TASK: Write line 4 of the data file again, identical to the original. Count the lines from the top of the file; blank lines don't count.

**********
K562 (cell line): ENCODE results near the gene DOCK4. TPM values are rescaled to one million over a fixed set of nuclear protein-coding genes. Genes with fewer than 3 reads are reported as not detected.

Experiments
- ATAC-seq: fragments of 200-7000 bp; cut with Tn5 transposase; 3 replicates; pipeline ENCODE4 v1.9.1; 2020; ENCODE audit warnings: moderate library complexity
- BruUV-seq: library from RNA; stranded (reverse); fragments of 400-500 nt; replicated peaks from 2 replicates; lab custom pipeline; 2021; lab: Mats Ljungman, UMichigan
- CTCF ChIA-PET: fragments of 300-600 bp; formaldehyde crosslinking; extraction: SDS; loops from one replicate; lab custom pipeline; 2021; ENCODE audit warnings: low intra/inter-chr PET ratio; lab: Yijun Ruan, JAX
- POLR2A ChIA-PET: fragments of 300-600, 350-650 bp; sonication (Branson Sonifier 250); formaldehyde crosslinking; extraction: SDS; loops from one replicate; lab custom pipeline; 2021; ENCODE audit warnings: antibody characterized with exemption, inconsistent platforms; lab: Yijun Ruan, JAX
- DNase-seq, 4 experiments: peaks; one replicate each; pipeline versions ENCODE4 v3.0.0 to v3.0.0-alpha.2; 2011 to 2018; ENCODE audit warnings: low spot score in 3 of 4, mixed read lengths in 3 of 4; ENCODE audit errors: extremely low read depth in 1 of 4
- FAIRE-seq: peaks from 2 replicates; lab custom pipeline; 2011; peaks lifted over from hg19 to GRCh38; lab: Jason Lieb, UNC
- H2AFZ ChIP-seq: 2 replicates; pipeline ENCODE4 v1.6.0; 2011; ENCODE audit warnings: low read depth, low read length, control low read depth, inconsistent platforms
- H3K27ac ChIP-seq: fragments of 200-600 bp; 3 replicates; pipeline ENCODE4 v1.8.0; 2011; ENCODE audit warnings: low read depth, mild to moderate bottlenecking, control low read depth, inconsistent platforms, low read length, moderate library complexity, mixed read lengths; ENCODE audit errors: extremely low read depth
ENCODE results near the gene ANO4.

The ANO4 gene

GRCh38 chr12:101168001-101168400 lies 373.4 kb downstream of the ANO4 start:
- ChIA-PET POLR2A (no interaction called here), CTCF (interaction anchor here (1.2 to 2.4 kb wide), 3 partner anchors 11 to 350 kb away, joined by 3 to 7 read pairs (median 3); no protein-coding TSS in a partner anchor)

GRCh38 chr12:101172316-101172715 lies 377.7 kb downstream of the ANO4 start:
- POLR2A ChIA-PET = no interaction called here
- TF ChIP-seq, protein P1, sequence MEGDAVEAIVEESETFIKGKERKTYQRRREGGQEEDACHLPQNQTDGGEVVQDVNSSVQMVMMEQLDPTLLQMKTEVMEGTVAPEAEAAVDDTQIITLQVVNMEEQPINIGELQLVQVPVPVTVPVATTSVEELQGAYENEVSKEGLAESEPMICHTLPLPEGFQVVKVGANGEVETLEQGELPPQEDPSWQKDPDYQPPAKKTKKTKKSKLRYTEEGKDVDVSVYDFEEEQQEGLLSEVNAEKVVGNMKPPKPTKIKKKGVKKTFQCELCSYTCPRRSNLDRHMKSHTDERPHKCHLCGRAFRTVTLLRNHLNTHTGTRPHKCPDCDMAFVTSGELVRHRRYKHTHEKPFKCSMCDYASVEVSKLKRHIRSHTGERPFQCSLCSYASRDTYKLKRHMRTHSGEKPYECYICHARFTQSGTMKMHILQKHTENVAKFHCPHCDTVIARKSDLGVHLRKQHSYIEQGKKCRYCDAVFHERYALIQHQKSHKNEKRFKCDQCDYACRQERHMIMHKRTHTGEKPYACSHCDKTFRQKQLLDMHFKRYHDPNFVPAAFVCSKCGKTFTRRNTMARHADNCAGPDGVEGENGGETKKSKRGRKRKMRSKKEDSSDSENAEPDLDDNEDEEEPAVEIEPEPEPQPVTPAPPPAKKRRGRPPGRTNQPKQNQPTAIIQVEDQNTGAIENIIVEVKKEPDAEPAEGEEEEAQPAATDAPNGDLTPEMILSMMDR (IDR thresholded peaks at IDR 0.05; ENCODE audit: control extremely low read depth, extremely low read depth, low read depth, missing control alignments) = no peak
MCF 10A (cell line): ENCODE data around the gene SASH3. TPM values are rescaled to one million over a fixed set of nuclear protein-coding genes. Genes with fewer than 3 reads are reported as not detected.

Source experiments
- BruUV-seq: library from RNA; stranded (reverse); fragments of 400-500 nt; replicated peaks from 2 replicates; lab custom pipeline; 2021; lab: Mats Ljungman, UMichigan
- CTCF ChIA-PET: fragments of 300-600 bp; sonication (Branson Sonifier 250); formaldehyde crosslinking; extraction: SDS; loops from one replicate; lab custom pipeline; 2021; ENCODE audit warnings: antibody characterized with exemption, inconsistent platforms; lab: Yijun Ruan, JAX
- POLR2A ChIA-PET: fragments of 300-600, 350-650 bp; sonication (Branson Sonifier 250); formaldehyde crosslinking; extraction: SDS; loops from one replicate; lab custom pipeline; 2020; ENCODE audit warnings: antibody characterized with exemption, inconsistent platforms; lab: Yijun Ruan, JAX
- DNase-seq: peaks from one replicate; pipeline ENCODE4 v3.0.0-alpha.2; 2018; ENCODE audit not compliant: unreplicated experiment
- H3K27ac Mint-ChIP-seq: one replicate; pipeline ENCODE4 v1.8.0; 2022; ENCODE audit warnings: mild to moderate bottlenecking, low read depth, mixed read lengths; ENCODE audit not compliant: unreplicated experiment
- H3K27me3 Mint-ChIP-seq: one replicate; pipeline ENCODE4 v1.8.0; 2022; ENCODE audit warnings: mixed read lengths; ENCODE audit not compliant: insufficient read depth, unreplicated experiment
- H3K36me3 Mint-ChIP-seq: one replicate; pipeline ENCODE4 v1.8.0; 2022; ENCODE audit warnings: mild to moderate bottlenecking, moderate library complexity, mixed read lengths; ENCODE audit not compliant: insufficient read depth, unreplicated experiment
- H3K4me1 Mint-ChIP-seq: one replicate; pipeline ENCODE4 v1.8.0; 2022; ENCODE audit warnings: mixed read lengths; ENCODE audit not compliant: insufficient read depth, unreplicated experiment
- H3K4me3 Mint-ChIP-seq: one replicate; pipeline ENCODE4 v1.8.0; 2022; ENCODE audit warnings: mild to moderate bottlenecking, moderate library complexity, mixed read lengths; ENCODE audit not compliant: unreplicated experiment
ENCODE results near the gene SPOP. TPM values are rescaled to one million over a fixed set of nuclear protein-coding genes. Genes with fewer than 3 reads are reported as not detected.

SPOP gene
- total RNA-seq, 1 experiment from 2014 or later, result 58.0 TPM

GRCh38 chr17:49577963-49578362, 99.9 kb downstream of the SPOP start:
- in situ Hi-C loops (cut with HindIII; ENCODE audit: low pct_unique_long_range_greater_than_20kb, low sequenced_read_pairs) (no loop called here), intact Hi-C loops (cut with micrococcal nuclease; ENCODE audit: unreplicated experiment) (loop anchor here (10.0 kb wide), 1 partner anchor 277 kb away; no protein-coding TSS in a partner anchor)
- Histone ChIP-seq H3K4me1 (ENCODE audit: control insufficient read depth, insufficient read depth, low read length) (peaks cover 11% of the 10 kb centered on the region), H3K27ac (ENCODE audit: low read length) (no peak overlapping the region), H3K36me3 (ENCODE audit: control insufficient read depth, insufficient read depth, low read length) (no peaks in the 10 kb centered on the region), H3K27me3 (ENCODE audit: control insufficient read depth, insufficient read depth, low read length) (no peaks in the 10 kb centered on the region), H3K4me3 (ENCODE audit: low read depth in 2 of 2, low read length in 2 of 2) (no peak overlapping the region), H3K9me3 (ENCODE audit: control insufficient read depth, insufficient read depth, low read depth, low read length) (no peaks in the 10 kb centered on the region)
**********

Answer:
- BruUV-seq: library from RNA; stranded (reverse); fragments of 400-500 nt; replicated peaks from 2 replicates; lab custom pipeline; 2021; lab: Mats Ljungman, UMichigan